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23 May 2014
MEPs suspicious as Commission fails to respond to TTIP questions
Critical questions relating to the controversial TTIP negotiations posed by Green MEPs to the Commission have been left unanswered in recent months, despite it being a procedural requirement that urgent parliamentary questions must be answered within a 3 week period. The delays have prompted some MEPs to suggest that the Commission is purposefully delaying their replies in order to prevent TTIP becoming an issue during the European Elections.
MEPs Ska Keller and Bart Staes, who both submitted questions in March and April, have received no responses to key questions relating to the US-EU trade deal, some of which are now weeks overdue. Although TTIP is likely to be one of the most important items on the political agenda of the next Parliament, last week Trade Commissioner De Gucht openly criticised the Greens for making TTIP an election issue. Today, Bart Staes was not surprised by the lack of response from the Commissioner’s office:
“Knowing De Gucht, we expected that we would only get an answer after the election. We know he does not like democratic debate on TTIP that much. Only last week he was quoted as saying "I will not be dictated by social media", underlining the attitude he has towards the opinions of hundreds of civil society groups that are voicing concerns and protests against TTIP."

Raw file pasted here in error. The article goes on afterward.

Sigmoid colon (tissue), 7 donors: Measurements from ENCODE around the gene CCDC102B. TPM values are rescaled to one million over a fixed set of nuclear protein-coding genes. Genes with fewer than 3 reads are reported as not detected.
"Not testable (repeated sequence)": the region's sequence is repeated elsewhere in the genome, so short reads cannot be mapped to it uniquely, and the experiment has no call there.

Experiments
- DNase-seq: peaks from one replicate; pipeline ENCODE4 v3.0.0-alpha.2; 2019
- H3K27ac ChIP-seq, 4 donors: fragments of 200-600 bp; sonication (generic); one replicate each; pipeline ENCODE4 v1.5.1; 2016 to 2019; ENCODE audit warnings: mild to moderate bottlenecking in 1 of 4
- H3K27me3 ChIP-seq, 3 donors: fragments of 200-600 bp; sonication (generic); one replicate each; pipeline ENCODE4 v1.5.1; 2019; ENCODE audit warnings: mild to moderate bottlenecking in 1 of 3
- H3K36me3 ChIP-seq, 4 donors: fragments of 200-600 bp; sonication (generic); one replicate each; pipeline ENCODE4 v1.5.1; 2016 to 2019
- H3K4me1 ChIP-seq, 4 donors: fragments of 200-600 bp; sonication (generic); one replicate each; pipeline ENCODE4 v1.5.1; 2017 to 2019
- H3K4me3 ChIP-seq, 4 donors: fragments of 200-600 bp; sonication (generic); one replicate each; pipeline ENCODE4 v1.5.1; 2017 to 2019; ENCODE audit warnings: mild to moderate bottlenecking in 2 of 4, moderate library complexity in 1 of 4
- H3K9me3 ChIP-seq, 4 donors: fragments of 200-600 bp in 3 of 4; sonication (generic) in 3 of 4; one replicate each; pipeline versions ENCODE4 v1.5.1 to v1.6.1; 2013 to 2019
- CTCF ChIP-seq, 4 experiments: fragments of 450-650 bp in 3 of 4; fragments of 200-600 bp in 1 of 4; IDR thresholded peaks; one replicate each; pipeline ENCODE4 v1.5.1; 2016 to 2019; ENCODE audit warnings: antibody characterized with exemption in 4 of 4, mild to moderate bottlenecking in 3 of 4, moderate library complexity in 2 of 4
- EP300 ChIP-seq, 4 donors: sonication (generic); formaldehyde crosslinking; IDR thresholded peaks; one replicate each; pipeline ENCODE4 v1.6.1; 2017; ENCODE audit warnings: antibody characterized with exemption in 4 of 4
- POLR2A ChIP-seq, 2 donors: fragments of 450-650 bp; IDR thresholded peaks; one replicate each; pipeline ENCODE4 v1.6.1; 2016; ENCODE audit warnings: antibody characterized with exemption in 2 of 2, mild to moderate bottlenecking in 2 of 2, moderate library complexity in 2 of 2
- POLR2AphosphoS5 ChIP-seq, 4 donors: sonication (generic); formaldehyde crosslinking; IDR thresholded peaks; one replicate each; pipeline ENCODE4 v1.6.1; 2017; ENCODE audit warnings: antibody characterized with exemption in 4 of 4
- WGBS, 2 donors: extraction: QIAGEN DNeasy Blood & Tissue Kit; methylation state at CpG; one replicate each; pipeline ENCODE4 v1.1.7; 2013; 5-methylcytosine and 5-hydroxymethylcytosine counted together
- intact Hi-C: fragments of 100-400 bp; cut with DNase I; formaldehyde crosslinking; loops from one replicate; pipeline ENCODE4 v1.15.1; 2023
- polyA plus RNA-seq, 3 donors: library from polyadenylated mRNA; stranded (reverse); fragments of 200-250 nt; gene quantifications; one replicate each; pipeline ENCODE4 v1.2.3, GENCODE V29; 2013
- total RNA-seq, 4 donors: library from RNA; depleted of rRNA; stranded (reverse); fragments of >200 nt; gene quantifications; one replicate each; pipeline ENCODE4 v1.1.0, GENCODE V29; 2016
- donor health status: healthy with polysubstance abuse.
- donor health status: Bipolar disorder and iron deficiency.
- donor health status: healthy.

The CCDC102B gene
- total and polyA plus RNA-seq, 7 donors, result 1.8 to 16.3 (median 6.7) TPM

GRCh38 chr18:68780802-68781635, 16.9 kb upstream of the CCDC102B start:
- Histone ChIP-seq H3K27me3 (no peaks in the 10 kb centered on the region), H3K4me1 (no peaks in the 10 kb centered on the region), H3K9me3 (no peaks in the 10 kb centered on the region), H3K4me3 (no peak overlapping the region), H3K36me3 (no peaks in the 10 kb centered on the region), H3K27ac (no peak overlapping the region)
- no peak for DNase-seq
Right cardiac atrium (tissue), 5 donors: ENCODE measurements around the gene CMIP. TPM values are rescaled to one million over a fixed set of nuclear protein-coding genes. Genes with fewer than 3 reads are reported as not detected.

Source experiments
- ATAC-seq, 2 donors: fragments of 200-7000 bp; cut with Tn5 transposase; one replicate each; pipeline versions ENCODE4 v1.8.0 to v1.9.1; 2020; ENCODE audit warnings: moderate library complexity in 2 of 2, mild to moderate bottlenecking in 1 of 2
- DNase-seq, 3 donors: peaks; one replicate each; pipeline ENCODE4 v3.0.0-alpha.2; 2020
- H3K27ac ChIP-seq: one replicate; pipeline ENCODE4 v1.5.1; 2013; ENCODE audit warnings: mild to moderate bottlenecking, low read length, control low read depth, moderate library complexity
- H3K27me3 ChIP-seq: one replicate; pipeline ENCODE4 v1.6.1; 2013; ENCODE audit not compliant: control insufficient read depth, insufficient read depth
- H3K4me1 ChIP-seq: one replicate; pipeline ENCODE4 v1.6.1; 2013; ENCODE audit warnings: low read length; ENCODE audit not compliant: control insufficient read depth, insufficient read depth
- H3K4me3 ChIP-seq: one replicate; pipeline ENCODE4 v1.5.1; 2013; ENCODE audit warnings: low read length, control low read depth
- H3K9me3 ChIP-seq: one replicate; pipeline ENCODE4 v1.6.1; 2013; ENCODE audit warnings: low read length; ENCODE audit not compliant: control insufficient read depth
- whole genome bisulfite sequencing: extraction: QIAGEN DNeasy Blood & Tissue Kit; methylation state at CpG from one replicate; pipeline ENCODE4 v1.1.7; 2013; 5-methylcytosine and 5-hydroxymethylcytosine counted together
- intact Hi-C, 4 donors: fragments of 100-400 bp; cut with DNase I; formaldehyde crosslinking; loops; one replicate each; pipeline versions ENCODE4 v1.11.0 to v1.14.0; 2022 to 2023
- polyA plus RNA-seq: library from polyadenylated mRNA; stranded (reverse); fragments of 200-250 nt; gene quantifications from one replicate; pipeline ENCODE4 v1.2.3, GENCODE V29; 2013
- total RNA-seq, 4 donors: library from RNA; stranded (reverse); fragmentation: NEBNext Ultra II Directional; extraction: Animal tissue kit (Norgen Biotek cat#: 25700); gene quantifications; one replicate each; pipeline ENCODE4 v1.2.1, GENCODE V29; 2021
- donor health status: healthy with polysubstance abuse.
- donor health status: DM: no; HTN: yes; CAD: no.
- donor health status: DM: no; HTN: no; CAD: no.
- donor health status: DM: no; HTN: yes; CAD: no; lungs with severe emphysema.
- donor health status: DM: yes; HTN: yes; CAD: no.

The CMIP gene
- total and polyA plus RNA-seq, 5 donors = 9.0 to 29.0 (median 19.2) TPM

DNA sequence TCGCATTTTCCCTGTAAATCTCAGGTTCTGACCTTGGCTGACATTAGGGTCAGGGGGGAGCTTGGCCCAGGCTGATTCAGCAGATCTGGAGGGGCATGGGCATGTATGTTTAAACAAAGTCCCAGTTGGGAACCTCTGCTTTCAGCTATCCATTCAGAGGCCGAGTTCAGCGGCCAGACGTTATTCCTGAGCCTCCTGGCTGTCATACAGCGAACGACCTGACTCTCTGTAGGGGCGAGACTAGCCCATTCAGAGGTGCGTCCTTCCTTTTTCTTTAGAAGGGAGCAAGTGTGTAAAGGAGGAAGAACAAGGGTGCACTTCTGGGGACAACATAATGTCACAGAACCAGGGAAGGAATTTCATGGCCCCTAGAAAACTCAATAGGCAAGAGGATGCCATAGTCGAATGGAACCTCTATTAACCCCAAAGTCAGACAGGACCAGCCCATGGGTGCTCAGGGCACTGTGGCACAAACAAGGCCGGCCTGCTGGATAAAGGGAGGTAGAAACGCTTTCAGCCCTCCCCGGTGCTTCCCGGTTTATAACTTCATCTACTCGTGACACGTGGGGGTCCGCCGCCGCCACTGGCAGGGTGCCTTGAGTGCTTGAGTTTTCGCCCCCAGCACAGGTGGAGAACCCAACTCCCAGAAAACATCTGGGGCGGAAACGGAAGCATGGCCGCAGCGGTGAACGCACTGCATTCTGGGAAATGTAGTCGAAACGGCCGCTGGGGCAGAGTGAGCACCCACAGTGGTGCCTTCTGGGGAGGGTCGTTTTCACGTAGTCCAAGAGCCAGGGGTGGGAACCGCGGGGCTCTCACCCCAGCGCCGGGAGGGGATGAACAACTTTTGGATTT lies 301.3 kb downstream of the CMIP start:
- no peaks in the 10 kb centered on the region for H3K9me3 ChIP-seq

Mr. Staes also criticised the Commission’s PR-offensive on TTIP, noting it was becoming evident to them that “the Commission’s communications strategy isn’t working”.
“Just last week we saw how they dealt with the anti-TTIP demonstration in Brussels, while one of the themes of the Business Summit was ironically 'How Can Business Maintain Citizens' Trust?'"
Leading Green candidate Ska Keller’s questions were posted on 13 March, and were due to be answered at the end of April, while Bart Staes’ questions, posted on April 16, were due a response last week. Neither replies have been forthcoming to date.
Yesterday, as the first European countries headed to the polls, the office of Mr Staes has received this reply from the Commission:
"Despite the efforts of the Commission to act speedily, it has not been possible to fully reply to this question with 6 sub-questions and to complete the necessary internal procedures in the Commission within three weeks. Finalisation of the reply, which will remain valid beyond the date of the European elections, is still ongoing."
TTIP has gained traction as an election issue across Europe, with grassroot campaigns calling on candidates not to agree to vote in favour of TTIP in the next legislature. Hundreds of civil society organisations have also publicly written to Trade Commissioner De Gucht requesting more transparency in the talks and demanding that Europe’s high standards are not compromised in the deal.